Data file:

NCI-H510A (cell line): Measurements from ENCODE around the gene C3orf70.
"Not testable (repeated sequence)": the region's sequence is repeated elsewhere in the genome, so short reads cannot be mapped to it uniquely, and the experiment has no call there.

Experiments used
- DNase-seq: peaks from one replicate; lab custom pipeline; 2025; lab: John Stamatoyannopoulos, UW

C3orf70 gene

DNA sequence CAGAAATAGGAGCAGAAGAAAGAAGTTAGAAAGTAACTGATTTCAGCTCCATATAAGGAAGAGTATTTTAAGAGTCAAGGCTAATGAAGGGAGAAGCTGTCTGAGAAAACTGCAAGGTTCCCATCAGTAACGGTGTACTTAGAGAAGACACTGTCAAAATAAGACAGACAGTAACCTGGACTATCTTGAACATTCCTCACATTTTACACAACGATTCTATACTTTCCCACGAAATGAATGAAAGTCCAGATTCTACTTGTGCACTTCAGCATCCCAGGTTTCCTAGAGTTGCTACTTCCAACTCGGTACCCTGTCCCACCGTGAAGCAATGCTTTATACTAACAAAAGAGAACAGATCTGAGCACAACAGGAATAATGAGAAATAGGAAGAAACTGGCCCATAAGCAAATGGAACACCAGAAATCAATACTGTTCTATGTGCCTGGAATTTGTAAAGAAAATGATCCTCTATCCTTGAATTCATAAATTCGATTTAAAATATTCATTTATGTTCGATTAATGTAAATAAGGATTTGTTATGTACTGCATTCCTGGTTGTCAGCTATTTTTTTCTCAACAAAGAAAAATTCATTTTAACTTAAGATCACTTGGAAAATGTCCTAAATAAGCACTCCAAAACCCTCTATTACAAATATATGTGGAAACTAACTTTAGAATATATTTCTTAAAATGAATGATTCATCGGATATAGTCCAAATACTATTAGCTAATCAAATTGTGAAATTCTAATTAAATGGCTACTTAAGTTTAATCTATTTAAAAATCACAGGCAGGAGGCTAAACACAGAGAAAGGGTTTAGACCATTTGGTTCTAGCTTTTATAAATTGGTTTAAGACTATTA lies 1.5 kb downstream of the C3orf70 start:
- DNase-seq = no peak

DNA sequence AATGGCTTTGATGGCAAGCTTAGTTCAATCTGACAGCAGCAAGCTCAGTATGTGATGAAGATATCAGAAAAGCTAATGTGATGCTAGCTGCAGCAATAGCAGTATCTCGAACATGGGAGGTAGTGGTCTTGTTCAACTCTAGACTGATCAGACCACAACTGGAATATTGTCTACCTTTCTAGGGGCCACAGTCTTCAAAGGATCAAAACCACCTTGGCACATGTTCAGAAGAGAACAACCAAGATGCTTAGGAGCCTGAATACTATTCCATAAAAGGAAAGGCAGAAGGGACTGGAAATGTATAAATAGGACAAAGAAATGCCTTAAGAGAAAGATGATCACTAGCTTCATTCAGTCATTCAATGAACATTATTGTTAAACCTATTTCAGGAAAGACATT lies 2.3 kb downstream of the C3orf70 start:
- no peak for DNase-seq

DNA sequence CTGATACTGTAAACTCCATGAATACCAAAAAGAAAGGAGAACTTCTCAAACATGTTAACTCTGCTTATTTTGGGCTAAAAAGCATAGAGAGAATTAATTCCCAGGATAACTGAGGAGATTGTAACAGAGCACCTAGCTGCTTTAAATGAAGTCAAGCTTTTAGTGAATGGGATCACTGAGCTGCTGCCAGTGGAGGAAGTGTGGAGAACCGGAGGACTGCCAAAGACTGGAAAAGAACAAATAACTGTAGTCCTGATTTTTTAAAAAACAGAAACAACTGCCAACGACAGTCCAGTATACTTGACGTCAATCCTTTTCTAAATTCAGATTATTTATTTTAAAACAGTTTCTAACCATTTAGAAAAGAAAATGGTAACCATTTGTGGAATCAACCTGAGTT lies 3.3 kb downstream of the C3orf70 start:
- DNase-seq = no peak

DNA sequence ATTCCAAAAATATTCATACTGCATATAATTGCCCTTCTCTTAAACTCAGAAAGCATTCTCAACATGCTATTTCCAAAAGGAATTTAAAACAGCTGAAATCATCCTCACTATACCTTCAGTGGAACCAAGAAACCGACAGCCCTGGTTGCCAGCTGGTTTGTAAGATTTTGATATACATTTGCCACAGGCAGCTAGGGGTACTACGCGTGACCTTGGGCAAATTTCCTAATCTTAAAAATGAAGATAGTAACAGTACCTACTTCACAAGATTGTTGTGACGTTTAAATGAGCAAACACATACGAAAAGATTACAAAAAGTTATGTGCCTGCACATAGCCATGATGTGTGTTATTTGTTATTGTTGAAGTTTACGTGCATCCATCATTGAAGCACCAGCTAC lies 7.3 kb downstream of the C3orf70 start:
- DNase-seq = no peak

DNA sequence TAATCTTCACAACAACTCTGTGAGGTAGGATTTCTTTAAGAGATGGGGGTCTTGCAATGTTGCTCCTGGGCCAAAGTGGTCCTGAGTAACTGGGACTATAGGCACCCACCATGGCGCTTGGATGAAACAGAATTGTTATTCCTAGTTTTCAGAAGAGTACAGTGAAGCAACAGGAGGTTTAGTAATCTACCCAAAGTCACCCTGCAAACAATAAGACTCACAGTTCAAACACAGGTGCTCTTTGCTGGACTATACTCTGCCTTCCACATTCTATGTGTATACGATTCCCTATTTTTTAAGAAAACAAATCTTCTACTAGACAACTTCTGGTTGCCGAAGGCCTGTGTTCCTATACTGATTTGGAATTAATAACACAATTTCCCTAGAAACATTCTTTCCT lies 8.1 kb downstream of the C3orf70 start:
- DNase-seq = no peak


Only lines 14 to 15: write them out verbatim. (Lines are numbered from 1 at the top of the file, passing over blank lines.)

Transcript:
DNA sequence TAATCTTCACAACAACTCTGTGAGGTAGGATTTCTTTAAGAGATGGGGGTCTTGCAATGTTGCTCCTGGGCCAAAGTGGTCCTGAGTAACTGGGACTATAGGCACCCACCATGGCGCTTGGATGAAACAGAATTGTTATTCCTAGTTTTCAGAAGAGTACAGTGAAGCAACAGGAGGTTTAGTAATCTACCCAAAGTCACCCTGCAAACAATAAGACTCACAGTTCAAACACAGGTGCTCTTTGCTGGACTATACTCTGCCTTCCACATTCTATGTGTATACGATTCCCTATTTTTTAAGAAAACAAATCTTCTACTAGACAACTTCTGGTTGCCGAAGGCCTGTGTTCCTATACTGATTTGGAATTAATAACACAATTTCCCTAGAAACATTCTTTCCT lies 8.1 kb downstream of the C3orf70 start:
- DNase-seq = no peak